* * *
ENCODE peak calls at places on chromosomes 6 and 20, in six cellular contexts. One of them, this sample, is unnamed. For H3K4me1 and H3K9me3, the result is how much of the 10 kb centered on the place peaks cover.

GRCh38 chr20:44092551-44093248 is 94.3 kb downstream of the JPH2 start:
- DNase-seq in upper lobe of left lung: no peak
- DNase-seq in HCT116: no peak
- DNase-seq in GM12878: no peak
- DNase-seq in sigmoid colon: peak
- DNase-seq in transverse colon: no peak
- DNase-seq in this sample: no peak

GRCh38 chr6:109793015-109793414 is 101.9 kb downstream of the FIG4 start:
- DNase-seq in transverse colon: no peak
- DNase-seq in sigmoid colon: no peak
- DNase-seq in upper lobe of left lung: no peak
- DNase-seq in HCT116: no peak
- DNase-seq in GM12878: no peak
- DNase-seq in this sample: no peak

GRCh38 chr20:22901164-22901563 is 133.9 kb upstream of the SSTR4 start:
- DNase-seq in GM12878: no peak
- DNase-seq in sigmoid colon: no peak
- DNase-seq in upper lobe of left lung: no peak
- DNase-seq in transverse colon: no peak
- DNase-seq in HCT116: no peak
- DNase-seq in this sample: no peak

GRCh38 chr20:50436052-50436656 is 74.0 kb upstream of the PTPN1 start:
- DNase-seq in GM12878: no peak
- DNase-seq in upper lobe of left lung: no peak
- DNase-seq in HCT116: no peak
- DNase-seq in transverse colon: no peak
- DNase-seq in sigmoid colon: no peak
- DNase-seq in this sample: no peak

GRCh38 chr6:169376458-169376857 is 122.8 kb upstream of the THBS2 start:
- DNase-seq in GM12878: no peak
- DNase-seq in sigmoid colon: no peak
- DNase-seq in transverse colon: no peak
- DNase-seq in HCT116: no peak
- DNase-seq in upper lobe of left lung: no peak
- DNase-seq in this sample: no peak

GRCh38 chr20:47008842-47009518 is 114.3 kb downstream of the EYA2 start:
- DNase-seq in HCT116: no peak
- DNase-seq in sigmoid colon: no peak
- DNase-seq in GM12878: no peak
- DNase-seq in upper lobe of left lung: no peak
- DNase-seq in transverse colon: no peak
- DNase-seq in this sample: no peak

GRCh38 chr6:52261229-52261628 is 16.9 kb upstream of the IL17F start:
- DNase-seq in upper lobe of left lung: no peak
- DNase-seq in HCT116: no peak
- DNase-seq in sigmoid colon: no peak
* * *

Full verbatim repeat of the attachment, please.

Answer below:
ENCODE peak calls at places on chromosomes 6 and 20, in six cellular contexts. One of them, this sample, is unnamed. For H3K4me1 and H3K9me3, the result is how much of the 10 kb centered on the place peaks cover.

GRCh38 chr20:44092551-44093248 is 94.3 kb downstream of the JPH2 start:
- DNase-seq in upper lobe of left lung: no peak
- DNase-seq in HCT116: no peak
- DNase-seq in GM12878: no peak
- DNase-seq in sigmoid colon: peak
- DNase-seq in transverse colon: no peak
- DNase-seq in this sample: no peak

GRCh38 chr6:109793015-109793414 is 101.9 kb downstream of the FIG4 start:
- DNase-seq in transverse colon: no peak
- DNase-seq in sigmoid colon: no peak
- DNase-seq in upper lobe of left lung: no peak
- DNase-seq in HCT116: no peak
- DNase-seq in GM12878: no peak
- DNase-seq in this sample: no peak

GRCh38 chr20:22901164-22901563 is 133.9 kb upstream of the SSTR4 start:
- DNase-seq in GM12878: no peak
- DNase-seq in sigmoid colon: no peak
- DNase-seq in upper lobe of left lung: no peak
- DNase-seq in transverse colon: no peak
- DNase-seq in HCT116: no peak
- DNase-seq in this sample: no peak

GRCh38 chr20:50436052-50436656 is 74.0 kb upstream of the PTPN1 start:
- DNase-seq in GM12878: no peak
- DNase-seq in upper lobe of left lung: no peak
- DNase-seq in HCT116: no peak
- DNase-seq in transverse colon: no peak
- DNase-seq in sigmoid colon: no peak
- DNase-seq in this sample: no peak

GRCh38 chr6:169376458-169376857 is 122.8 kb upstream of the THBS2 start:
- DNase-seq in GM12878: no peak
- DNase-seq in sigmoid colon: no peak
- DNase-seq in transverse colon: no peak
- DNase-seq in HCT116: no peak
- DNase-seq in upper lobe of left lung: no peak
- DNase-seq in this sample: no peak

GRCh38 chr20:47008842-47009518 is 114.3 kb downstream of the EYA2 start:
- DNase-seq in HCT116: no peak
- DNase-seq in sigmoid colon: no peak
- DNase-seq in GM12878: no peak
- DNase-seq in upper lobe of left lung: no peak
- DNase-seq in transverse colon: no peak
- DNase-seq in this sample: no peak

GRCh38 chr6:52261229-52261628 is 16.9 kb upstream of the IL17F start:
- DNase-seq in upper lobe of left lung: no peak
- DNase-seq in HCT116: no peak
- DNase-seq in sigmoid colon: no peak